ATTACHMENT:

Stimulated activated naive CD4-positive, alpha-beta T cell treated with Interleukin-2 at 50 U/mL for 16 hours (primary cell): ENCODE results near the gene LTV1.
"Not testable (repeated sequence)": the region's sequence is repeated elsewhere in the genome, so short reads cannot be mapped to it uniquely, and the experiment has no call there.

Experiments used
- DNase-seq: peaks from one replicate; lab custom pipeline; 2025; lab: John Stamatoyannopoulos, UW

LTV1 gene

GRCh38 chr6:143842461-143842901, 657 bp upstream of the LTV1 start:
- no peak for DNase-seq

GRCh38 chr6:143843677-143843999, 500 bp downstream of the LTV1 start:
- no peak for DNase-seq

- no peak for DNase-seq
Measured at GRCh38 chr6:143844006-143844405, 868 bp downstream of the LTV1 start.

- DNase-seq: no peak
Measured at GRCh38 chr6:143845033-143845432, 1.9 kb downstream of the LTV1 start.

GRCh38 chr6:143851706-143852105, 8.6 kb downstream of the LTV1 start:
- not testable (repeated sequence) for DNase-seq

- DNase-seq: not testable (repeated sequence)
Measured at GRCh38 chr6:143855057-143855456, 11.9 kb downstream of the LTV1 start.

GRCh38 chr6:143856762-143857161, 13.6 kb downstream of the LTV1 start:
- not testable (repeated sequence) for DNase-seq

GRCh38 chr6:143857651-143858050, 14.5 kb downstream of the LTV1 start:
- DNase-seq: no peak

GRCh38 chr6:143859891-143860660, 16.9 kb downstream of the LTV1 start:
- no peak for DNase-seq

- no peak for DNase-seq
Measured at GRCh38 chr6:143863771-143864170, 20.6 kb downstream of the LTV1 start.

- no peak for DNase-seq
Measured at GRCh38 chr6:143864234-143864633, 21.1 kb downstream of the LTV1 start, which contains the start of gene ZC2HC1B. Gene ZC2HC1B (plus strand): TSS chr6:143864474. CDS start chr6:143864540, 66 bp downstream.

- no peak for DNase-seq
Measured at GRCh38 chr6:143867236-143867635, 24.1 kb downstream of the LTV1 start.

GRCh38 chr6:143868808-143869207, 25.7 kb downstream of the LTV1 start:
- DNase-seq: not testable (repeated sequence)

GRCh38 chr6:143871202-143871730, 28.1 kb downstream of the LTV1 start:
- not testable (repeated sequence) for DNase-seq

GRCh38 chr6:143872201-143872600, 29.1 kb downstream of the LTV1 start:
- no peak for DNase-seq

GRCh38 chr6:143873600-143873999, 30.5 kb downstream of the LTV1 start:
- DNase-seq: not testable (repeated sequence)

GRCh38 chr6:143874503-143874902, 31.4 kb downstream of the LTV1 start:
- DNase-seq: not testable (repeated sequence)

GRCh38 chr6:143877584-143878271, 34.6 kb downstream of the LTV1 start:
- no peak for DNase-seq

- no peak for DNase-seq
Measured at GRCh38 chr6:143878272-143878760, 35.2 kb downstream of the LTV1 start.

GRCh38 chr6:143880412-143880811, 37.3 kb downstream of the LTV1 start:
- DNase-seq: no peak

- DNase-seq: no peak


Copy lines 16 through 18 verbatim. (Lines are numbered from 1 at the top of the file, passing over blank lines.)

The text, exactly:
- DNase-seq: not testable (repeated sequence)
Measured at GRCh38 chr6:143855057-143855456, 11.9 kb downstream of the LTV1 start.

GRCh38 chr6:143856762-143857161, 13.6 kb downstream of the LTV1 start: